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Pro Bono Clients Obtain Victory in Major Ruling on Trespass Arrests

As widely reported in media outlets including The New York Times and the Wall Street Journal, Paul, Weiss, the NAACP Legal Defense Fund and The Legal Aid Society won a major ruling from Federal District Judge Shira Sheindlin in a lawsuit brought against the City of New York and the New York City Housing Authority on behalf of a putative class of NYCHA residents and their invited guests who have been unlawfully stopped and arrested for trespass on NYCHA property. The lawsuit challenges policies and practices of the NYPD and NYCHA which have resulted in the unconstitutional and racially discriminatory enforcement of trespass laws in public housing in New York City.

In denying in large part motions for summary judgment by the City and NYCHA on the stop and arrest claims of the named plaintiffs, Judge Scheindlin asked whether "defendants [are] acting within constitutional limits in their presumably sincere efforts to provide a safe environment for the residents of public housing? Or, in their zeal to provide that protection, are they violating the rights of the very residents (and guests) whom they seek to protect?" Judge Scheindlin considered that question as applied to Roman Jackson, a named plaintiff and Bowdoin College graduate, who was frisked and arrested for trespassing as he sat with a friend in the stairwell of his own residence. Although Mr. Jackson explained that he lived in the building, he and his friend were ordered up against the wall, frisked and then arrested. Judge Scheindlin allowed Mr. Jackson's arrest claim to go forward, holding that the "prohibition on 'loitering' by a resident is unconstitutionally vague."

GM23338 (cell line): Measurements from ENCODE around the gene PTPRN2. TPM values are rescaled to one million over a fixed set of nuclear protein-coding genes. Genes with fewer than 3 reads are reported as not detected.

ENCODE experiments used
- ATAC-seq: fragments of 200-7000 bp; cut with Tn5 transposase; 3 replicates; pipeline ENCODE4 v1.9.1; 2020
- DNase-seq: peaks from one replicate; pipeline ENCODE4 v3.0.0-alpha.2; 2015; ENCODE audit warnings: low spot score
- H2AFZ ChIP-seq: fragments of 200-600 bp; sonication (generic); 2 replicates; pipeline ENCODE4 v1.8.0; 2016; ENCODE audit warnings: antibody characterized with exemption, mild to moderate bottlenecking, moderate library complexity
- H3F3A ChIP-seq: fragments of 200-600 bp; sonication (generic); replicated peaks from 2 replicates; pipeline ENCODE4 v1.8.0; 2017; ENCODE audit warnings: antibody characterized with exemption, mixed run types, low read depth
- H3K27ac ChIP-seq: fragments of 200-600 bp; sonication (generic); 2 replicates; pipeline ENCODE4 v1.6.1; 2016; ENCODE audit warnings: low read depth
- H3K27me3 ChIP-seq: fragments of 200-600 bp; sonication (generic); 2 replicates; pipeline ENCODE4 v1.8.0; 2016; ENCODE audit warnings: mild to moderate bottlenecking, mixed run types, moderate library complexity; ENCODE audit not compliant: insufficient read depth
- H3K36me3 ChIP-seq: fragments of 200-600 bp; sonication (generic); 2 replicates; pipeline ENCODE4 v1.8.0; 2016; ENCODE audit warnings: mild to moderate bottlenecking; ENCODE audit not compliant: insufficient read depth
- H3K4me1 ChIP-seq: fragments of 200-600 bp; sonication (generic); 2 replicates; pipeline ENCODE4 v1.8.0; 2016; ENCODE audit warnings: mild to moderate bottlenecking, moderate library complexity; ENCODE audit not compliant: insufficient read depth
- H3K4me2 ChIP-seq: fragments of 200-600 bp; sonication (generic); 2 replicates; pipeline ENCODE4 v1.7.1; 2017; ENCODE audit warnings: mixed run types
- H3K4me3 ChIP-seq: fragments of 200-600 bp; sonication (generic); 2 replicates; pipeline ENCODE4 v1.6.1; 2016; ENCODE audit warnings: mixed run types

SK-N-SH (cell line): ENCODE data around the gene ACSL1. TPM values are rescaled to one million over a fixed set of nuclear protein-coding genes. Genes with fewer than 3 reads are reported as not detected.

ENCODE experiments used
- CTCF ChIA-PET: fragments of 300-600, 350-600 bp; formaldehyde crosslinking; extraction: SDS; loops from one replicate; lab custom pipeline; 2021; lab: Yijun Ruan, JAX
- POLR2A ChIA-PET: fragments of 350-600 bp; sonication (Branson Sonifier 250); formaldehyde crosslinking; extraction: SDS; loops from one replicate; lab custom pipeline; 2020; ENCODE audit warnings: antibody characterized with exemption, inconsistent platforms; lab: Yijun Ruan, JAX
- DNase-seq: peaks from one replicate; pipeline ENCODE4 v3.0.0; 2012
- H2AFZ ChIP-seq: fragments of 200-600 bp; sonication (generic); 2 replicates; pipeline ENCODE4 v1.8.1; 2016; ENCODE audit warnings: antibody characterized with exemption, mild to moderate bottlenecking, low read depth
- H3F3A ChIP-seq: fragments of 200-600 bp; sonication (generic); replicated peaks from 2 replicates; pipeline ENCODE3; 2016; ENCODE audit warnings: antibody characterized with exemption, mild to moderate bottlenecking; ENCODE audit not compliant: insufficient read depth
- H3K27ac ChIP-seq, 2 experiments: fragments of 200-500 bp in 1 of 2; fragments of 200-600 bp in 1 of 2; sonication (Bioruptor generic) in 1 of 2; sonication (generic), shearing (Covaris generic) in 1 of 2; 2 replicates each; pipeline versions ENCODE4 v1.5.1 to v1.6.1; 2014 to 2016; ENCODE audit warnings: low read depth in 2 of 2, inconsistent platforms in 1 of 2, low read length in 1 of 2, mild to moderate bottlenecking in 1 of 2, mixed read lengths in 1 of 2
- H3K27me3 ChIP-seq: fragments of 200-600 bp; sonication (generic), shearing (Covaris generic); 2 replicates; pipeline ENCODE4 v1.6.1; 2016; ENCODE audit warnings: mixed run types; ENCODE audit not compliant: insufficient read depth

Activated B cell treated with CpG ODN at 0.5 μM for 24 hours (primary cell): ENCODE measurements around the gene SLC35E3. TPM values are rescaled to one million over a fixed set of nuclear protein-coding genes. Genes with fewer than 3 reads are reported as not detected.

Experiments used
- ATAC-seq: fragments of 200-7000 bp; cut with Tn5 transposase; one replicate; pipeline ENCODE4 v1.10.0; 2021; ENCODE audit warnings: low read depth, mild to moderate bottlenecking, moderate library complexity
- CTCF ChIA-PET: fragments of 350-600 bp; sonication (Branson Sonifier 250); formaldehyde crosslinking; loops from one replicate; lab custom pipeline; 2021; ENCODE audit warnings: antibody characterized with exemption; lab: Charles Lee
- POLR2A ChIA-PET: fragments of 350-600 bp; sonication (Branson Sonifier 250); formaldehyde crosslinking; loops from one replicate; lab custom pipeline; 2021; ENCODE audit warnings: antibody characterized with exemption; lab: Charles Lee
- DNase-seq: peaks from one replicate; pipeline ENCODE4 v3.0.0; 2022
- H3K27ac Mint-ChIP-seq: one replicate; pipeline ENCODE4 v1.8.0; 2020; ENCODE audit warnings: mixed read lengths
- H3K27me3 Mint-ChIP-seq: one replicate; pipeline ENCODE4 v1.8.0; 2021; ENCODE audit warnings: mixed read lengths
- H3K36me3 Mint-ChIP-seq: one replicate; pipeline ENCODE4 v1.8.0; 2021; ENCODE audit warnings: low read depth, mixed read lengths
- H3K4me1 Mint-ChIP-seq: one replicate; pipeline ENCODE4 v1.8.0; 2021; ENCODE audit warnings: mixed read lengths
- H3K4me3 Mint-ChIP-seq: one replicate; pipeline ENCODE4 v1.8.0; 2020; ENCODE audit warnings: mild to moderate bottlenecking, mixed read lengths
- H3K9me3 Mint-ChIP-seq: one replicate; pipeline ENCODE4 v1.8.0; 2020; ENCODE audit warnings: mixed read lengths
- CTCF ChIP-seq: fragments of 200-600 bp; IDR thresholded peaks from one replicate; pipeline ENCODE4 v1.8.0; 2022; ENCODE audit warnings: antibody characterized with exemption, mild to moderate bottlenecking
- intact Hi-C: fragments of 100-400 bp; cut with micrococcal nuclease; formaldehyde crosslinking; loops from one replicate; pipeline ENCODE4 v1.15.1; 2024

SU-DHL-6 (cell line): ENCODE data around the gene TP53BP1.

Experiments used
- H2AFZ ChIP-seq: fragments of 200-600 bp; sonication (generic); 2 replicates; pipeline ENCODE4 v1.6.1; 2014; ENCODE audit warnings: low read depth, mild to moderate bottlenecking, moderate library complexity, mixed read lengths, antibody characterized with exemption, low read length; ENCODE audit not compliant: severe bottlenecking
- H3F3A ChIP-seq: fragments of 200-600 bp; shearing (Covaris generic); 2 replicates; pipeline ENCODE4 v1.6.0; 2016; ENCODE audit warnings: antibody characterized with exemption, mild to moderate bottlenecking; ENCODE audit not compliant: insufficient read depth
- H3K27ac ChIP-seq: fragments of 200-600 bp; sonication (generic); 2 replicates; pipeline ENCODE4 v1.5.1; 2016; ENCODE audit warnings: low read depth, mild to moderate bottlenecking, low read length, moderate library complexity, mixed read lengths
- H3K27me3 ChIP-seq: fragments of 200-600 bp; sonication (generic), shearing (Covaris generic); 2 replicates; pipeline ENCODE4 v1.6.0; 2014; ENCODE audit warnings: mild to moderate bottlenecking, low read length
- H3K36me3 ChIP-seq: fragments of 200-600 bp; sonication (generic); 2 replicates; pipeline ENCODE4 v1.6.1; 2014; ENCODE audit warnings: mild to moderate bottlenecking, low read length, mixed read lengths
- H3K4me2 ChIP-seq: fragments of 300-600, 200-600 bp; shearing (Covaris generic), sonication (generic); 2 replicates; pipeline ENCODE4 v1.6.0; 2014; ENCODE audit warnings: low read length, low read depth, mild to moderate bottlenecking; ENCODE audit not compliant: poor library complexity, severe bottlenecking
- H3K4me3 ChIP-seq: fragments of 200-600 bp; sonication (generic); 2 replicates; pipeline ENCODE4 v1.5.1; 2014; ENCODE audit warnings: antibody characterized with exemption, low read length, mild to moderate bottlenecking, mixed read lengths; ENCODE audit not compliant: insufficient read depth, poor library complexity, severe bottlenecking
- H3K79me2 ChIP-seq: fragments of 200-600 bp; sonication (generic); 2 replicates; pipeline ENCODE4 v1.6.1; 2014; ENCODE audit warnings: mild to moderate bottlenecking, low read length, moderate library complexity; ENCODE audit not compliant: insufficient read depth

In an editorial regarding the case on October 8, The New York Times urged a resolution of this and related litigation to "ensure that its policies adhere to Fourth Amendment guarantees of freedom from unreasonable search and seizure. . . In their excessive zeal, the police are undermining respect for the law in the very communities where residents' cooperation is most needed and abridging the rights of people they are supposed to protect."

Since the lawsuit was originally brought in January 2010, trespass arrests have steeply declined. In addition, prompted in part by this lawsuit, the Bronx District Attorney's Office earlier this year conducted an investigation of trespass arrests made in the Bronx and found that persons arrested for trespass were either legitimate tenants or invited guests. As a result, the Bronx DA's Office announced that it would no longer prosecute public housing trespass cases unless the arresting officer appears to be interviewed by an ADA. Nine of the original eighteen named plaintiffs have settled with the City for awards totaling more than $170,000.

The Paul, Weiss team includes litigation associates Katharine Brooker, Benjamin Chapin, Agnetha Jacob, Jacob Lillywhite, Jason Meizlish, Matthew Moses, Angela Shannon and James Stanley; and litigation partners Michele Hirshman and Daniel Leffell.

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